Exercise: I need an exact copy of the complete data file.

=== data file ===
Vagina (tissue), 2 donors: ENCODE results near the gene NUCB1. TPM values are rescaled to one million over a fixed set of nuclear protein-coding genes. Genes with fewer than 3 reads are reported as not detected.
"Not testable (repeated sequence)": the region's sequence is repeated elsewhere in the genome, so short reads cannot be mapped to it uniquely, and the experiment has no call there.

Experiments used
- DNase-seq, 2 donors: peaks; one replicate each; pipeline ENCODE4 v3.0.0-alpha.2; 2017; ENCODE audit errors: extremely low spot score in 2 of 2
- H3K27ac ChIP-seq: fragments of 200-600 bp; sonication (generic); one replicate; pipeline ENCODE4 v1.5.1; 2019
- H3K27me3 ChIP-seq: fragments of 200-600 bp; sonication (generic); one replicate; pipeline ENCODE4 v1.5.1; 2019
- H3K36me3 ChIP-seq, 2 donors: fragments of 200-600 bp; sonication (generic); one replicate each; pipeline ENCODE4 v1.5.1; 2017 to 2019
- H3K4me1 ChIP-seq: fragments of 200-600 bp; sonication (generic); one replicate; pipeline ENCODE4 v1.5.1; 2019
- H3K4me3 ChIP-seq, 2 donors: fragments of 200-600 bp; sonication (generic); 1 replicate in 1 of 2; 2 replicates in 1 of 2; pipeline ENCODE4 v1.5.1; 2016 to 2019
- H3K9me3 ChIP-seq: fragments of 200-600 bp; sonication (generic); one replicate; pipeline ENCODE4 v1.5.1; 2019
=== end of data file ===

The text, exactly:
Vagina (tissue), 2 donors: ENCODE results near the gene NUCB1. TPM values are rescaled to one million over a fixed set of nuclear protein-coding genes. Genes with fewer than 3 reads are reported as not detected.
"Not testable (repeated sequence)": the region's sequence is repeated elsewhere in the genome, so short reads cannot be mapped to it uniquely, and the experiment has no call there.

Experiments used
- DNase-seq, 2 donors: peaks; one replicate each; pipeline ENCODE4 v3.0.0-alpha.2; 2017; ENCODE audit errors: extremely low spot score in 2 of 2
- H3K27ac ChIP-seq: fragments of 200-600 bp; sonication (generic); one replicate; pipeline ENCODE4 v1.5.1; 2019
- H3K27me3 ChIP-seq: fragments of 200-600 bp; sonication (generic); one replicate; pipeline ENCODE4 v1.5.1; 2019
- H3K36me3 ChIP-seq, 2 donors: fragments of 200-600 bp; sonication (generic); one replicate each; pipeline ENCODE4 v1.5.1; 2017 to 2019
- H3K4me1 ChIP-seq: fragments of 200-600 bp; sonication (generic); one replicate; pipeline ENCODE4 v1.5.1; 2019
- H3K4me3 ChIP-seq, 2 donors: fragments of 200-600 bp; sonication (generic); 1 replicate in 1 of 2; 2 replicates in 1 of 2; pipeline ENCODE4 v1.5.1; 2016 to 2019
- H3K9me3 ChIP-seq: fragments of 200-600 bp; sonication (generic); one replicate; pipeline ENCODE4 v1.5.1; 2019